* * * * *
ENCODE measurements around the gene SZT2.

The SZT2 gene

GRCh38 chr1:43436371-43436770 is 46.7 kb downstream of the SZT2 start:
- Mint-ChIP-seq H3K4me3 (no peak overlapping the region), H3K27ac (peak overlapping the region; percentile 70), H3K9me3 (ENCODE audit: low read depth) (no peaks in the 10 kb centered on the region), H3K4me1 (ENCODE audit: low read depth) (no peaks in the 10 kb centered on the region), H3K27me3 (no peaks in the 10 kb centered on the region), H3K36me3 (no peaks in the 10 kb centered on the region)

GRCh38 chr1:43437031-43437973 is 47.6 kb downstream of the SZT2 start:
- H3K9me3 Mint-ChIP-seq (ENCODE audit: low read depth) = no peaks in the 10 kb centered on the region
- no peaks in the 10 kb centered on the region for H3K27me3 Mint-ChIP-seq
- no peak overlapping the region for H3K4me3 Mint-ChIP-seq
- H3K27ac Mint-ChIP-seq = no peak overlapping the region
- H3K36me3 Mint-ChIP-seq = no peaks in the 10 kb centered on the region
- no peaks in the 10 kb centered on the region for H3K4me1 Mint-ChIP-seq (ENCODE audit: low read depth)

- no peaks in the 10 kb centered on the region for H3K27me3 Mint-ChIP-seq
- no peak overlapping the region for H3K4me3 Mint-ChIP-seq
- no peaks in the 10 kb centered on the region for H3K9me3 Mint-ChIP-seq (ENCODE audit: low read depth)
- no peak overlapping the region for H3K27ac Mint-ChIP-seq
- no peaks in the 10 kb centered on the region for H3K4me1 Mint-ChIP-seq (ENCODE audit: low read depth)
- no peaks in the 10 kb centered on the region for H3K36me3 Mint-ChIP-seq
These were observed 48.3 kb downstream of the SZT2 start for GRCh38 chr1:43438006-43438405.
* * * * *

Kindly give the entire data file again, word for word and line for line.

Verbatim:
ENCODE measurements around the gene SZT2.

The SZT2 gene

GRCh38 chr1:43436371-43436770 is 46.7 kb downstream of the SZT2 start:
- Mint-ChIP-seq H3K4me3 (no peak overlapping the region), H3K27ac (peak overlapping the region; percentile 70), H3K9me3 (ENCODE audit: low read depth) (no peaks in the 10 kb centered on the region), H3K4me1 (ENCODE audit: low read depth) (no peaks in the 10 kb centered on the region), H3K27me3 (no peaks in the 10 kb centered on the region), H3K36me3 (no peaks in the 10 kb centered on the region)

GRCh38 chr1:43437031-43437973 is 47.6 kb downstream of the SZT2 start:
- H3K9me3 Mint-ChIP-seq (ENCODE audit: low read depth) = no peaks in the 10 kb centered on the region
- no peaks in the 10 kb centered on the region for H3K27me3 Mint-ChIP-seq
- no peak overlapping the region for H3K4me3 Mint-ChIP-seq
- H3K27ac Mint-ChIP-seq = no peak overlapping the region
- H3K36me3 Mint-ChIP-seq = no peaks in the 10 kb centered on the region
- no peaks in the 10 kb centered on the region for H3K4me1 Mint-ChIP-seq (ENCODE audit: low read depth)

- no peaks in the 10 kb centered on the region for H3K27me3 Mint-ChIP-seq
- no peak overlapping the region for H3K4me3 Mint-ChIP-seq
- no peaks in the 10 kb centered on the region for H3K9me3 Mint-ChIP-seq (ENCODE audit: low read depth)
- no peak overlapping the region for H3K27ac Mint-ChIP-seq
- no peaks in the 10 kb centered on the region for H3K4me1 Mint-ChIP-seq (ENCODE audit: low read depth)
- no peaks in the 10 kb centered on the region for H3K36me3 Mint-ChIP-seq
These were observed 48.3 kb downstream of the SZT2 start for GRCh38 chr1:43438006-43438405.